The XSB compiler usually generates an index on the principal functor of the first argument of a predicate. Indexing on the appropriate argument of a predicate may significantly speed up its execution time. In many cases the first argument of a predicate may not be the most appropriate argument for indexing and changing the order of arguments may seem unnatural. In these cases, the user may generate an index on any other argument by means of an indexing directive. This is a directive of the form:
:- index Functor/Arity-IndexArg.
indicating that an index should be created for predicate Functor/ Arity on its argument. One may also use the form:
:- index(Functor/Arity, IndexArg, HashTableSize).
which allows further specification of the size of the hash table to use for indexing this predicate if it is a dynamic (i.e., asserted) predicate. For predicates that are dynamically loaded, this directive can be used to specify indexing on more than one argument, or indexing on a combination of arguments (see its description on page ). For a compiled predicate the size of the hash table is computed automatically, so HashTableSize is ignored.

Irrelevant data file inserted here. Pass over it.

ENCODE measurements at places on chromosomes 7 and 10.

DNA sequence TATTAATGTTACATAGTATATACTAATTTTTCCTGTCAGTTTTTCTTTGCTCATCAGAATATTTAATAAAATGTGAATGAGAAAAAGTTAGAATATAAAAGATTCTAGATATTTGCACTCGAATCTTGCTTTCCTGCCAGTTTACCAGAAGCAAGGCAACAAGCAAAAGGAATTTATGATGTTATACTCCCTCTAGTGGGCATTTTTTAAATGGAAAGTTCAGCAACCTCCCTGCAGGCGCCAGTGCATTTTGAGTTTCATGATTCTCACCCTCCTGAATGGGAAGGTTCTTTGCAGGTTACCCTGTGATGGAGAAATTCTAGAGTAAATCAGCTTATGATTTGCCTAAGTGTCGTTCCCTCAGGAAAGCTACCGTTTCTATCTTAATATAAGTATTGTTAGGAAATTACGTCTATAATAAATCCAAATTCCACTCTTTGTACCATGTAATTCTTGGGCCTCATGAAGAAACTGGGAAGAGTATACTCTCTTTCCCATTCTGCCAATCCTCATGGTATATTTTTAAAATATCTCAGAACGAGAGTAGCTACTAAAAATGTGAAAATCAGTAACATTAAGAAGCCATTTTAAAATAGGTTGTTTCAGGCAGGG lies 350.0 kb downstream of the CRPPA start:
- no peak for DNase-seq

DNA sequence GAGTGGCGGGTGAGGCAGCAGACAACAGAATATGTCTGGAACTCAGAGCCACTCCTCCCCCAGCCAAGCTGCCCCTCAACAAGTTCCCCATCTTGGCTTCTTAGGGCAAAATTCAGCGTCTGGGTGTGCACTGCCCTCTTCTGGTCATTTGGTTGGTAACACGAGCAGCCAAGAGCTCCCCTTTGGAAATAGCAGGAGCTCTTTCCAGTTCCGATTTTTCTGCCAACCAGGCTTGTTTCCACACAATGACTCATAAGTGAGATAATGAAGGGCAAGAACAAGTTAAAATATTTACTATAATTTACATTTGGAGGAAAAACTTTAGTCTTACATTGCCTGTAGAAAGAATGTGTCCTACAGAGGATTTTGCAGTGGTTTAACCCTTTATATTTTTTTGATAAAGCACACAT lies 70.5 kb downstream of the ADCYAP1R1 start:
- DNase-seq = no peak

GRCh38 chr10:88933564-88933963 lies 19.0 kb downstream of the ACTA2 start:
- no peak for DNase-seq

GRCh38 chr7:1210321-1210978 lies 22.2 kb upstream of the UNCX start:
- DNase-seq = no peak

All of the values Functor, Arity, IndexArg (and possibly HashTableSize) should be ground in the directive. More specifically, Functor should be an atom, Arity an integer in the range 0..255, and IndexArg an integer between 0 and Arity. If IndexArg is equal to 0, then no index is created for that predicate. An index directive may be placed anywhere in the file containing the predicate it refers to.
As an example, if we wished to create an index on the third argument of predicate foo/5, the compiler directive would be:
:- index foo/5-3.